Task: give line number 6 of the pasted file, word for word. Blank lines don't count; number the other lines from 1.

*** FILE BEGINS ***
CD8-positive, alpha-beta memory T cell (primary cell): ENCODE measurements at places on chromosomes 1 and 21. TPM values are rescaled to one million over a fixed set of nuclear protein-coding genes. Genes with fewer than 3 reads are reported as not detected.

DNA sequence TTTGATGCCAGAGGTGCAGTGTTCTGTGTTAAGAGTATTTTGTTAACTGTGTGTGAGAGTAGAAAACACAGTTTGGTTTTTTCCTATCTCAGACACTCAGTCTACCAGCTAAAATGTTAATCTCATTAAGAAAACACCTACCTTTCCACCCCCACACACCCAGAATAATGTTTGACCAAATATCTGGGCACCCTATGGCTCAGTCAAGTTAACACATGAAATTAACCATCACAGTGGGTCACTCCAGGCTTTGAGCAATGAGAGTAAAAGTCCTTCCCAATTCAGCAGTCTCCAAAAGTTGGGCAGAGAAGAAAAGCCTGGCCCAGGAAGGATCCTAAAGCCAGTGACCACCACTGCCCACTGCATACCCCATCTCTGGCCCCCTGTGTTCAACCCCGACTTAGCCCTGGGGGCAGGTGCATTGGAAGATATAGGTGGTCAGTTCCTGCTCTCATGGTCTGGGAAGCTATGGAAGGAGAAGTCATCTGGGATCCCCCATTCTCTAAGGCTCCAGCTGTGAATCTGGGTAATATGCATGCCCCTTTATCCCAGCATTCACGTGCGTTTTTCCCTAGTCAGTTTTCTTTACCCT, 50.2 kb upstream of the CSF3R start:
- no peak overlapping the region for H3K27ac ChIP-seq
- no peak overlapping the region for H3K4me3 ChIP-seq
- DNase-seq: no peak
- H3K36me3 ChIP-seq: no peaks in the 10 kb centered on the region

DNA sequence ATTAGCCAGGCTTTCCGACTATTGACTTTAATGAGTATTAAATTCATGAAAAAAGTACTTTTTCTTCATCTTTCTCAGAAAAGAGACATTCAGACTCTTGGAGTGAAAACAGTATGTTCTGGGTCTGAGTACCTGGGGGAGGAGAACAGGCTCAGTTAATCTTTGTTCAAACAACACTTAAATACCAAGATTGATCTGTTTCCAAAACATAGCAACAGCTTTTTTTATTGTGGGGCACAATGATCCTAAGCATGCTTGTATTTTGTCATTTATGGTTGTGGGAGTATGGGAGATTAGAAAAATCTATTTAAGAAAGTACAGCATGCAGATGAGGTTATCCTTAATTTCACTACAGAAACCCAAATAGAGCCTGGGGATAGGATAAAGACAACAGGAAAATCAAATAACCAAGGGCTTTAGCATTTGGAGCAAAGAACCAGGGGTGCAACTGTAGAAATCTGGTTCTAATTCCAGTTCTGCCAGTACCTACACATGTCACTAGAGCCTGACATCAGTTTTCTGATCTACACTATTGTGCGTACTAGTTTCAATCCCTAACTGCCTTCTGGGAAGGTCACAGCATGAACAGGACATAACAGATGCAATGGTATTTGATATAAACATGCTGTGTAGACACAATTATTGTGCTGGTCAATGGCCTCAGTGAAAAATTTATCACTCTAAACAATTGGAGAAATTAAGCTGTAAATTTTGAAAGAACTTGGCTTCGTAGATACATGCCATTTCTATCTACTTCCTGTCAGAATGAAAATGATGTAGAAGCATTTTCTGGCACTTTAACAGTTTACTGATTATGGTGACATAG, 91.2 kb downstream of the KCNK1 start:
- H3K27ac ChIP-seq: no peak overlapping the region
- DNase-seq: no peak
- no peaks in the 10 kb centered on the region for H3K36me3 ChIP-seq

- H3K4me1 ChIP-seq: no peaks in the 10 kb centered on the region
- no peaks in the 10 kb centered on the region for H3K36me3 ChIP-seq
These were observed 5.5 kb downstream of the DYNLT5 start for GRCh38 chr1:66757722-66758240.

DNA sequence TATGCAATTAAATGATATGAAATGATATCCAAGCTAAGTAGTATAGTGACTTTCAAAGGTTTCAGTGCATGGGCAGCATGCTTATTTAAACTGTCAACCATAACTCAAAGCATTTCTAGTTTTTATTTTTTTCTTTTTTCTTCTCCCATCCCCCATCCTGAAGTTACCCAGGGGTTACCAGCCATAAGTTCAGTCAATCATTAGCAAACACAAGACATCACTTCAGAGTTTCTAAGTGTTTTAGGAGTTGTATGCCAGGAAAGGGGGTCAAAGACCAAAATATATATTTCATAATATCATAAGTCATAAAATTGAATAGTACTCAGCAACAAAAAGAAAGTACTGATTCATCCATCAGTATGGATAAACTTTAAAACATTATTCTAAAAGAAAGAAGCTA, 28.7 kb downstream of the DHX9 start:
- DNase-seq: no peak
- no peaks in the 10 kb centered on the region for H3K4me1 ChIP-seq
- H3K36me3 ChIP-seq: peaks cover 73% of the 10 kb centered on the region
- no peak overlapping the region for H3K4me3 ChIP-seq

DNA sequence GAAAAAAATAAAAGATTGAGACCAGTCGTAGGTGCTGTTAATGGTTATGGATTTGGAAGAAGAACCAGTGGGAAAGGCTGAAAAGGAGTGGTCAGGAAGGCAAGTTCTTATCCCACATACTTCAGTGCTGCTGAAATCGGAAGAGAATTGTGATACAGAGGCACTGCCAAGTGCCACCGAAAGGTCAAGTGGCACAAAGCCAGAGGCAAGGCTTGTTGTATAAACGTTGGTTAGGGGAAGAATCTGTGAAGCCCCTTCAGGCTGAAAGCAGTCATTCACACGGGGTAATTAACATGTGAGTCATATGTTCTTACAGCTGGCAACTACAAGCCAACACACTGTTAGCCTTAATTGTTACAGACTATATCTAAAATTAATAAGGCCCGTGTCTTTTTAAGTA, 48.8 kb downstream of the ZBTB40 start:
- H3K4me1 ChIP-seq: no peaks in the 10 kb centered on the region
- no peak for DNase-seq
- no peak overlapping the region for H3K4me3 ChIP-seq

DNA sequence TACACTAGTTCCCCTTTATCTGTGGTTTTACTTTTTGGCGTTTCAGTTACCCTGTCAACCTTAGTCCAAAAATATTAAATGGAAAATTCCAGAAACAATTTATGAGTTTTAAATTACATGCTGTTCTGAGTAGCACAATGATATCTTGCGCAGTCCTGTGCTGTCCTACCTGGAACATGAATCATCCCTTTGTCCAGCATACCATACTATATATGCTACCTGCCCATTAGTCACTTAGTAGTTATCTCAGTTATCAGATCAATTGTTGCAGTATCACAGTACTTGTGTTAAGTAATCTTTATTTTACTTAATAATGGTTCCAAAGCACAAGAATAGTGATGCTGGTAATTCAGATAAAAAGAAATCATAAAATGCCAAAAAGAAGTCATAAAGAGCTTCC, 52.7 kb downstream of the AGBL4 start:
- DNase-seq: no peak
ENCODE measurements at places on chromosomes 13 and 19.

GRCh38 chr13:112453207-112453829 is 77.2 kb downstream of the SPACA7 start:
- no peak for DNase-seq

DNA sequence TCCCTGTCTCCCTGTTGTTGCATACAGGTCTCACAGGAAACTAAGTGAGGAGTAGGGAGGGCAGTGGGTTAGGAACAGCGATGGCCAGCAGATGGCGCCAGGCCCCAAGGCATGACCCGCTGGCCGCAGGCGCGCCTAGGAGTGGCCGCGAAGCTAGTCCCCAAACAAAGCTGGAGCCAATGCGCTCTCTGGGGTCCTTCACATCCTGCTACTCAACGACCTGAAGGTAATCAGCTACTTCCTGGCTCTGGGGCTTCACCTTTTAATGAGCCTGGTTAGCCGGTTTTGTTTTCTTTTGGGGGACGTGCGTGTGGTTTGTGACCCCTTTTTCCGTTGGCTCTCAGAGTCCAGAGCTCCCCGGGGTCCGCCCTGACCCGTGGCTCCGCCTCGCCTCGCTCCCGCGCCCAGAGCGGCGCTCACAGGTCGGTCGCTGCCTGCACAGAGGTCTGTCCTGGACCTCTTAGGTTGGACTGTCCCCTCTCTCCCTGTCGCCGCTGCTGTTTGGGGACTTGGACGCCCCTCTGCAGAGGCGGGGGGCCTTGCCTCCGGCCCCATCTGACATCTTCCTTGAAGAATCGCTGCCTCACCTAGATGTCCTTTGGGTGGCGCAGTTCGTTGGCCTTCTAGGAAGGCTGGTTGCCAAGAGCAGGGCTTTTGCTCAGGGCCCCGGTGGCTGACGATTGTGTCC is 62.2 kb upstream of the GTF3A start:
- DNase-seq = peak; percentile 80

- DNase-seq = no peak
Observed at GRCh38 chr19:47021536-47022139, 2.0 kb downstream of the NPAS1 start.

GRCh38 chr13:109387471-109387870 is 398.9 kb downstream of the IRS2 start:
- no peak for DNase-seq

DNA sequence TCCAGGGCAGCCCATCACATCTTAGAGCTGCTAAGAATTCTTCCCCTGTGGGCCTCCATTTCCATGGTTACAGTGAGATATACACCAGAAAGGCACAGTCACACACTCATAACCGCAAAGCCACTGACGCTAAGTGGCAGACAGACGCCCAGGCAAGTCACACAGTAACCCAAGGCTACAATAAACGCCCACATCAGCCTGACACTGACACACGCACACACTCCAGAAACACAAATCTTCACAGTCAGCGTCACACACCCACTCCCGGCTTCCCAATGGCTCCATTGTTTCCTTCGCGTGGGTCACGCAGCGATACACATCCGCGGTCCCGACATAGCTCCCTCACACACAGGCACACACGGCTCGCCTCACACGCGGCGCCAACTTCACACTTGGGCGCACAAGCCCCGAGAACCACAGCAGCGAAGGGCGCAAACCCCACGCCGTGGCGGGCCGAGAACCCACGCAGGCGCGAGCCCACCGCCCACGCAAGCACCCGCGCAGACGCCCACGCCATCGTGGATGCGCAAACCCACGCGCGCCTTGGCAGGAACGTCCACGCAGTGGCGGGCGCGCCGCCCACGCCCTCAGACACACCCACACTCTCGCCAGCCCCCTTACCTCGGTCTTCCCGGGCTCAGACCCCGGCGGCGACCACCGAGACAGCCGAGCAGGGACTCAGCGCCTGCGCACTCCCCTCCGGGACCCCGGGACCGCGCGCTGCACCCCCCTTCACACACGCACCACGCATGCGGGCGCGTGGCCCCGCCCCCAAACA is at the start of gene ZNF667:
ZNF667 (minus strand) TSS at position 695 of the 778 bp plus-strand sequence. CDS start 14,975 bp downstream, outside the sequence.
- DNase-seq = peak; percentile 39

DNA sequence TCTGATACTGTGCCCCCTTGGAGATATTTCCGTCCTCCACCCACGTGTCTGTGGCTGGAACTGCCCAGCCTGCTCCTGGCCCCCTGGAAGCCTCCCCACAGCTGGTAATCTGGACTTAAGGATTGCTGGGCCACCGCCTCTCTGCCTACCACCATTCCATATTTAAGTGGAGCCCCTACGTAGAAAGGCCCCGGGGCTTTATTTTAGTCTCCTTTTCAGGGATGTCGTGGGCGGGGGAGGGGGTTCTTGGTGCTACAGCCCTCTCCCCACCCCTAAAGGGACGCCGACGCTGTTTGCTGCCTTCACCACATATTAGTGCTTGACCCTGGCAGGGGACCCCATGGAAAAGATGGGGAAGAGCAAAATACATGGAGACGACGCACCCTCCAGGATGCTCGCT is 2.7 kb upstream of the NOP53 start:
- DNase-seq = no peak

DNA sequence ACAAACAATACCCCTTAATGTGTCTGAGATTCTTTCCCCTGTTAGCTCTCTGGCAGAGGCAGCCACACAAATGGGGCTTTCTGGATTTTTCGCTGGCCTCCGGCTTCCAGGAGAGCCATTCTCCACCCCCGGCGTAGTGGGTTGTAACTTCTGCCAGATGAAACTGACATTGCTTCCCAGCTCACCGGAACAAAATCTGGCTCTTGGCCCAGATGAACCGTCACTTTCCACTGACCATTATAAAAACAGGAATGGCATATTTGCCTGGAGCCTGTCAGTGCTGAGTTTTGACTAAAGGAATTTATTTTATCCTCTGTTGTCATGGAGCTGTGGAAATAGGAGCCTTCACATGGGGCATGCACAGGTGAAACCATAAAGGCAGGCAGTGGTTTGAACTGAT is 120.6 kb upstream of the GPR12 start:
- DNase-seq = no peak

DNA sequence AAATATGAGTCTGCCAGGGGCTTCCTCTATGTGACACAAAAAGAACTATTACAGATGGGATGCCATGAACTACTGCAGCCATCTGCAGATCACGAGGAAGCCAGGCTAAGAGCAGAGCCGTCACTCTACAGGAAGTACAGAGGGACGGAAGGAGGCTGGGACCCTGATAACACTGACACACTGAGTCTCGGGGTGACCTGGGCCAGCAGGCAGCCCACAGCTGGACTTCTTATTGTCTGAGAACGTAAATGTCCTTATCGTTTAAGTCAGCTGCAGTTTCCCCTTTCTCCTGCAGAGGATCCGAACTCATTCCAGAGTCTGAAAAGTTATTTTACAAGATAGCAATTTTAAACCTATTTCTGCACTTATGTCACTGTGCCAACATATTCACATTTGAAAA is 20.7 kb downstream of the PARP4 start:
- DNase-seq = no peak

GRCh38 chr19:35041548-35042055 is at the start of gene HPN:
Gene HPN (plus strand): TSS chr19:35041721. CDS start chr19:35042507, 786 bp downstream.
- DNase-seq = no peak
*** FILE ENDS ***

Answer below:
- H3K36me3 ChIP-seq: no peaks in the 10 kb centered on the region